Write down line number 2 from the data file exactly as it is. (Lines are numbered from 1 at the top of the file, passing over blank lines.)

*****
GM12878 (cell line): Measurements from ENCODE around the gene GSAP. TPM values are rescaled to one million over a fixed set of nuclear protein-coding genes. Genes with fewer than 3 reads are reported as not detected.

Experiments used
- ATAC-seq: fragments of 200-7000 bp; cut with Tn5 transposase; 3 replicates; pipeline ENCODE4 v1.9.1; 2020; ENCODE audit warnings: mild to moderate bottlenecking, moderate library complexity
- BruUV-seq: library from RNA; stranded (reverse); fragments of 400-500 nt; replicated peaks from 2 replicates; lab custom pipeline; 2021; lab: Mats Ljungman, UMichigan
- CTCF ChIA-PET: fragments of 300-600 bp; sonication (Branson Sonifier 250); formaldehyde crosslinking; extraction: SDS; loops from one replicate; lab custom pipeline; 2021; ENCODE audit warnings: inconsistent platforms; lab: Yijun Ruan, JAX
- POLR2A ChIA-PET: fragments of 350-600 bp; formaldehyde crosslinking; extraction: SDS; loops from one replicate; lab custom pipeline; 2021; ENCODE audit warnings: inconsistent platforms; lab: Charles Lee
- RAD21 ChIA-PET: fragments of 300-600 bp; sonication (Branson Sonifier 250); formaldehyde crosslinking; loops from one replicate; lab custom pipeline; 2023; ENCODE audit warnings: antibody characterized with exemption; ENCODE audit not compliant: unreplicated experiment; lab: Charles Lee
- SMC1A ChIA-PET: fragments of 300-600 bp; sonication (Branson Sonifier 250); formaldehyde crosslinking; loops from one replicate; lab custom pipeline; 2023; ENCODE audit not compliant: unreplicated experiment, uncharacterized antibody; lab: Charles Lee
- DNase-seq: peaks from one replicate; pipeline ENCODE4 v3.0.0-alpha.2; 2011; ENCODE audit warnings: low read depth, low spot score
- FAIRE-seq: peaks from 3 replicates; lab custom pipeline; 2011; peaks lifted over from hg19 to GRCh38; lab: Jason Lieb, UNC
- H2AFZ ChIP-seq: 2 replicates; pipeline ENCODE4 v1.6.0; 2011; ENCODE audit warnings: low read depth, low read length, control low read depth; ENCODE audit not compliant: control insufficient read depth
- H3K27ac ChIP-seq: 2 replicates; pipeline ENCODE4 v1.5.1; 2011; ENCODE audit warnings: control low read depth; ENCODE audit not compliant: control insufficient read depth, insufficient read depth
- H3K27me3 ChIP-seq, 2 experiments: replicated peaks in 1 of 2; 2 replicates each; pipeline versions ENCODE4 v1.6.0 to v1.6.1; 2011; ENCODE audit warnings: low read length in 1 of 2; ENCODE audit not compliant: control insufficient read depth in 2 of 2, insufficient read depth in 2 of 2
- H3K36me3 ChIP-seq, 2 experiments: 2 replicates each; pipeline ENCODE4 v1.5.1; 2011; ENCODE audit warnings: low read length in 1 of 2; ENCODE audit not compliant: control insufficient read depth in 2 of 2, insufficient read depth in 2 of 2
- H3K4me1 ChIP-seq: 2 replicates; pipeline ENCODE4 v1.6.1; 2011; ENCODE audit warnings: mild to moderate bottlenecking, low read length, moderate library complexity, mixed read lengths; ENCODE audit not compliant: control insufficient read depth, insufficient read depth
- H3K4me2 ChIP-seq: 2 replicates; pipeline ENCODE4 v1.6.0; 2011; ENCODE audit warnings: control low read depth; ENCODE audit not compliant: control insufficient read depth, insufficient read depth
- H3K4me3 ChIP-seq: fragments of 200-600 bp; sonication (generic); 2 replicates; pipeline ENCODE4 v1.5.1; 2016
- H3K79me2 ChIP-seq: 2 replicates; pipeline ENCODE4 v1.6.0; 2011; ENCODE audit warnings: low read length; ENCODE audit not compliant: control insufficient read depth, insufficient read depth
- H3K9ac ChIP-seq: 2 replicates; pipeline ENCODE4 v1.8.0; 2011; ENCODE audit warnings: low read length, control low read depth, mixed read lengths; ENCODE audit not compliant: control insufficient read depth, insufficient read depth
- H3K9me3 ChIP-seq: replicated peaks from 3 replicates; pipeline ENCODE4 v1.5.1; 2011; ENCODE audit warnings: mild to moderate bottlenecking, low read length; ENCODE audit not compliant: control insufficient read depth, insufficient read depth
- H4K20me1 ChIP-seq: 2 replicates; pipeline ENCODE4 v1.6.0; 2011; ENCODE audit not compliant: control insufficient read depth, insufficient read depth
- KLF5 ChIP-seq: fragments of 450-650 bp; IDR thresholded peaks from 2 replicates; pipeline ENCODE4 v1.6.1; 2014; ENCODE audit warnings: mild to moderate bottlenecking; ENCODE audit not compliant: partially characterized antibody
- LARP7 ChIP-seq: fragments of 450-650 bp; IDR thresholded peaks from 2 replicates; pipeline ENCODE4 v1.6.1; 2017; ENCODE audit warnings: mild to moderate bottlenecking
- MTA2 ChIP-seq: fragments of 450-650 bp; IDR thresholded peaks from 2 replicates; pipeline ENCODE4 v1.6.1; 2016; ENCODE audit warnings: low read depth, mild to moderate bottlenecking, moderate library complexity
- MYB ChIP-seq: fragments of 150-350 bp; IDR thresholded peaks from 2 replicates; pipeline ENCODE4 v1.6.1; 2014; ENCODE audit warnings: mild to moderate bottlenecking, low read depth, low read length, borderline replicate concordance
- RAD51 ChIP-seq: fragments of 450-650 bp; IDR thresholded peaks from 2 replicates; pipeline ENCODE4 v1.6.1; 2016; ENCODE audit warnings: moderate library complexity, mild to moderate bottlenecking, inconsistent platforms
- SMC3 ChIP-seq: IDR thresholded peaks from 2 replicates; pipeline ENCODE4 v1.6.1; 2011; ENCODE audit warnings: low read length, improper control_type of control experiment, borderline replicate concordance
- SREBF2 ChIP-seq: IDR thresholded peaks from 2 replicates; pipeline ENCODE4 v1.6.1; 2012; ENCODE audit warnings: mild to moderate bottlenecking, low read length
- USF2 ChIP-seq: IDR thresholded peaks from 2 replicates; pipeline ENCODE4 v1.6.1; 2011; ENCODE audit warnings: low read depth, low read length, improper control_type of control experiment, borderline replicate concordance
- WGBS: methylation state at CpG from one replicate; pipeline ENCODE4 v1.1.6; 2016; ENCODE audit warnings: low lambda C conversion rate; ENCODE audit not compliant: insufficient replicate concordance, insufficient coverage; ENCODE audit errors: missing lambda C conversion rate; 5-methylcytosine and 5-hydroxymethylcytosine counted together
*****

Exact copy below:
Experiments used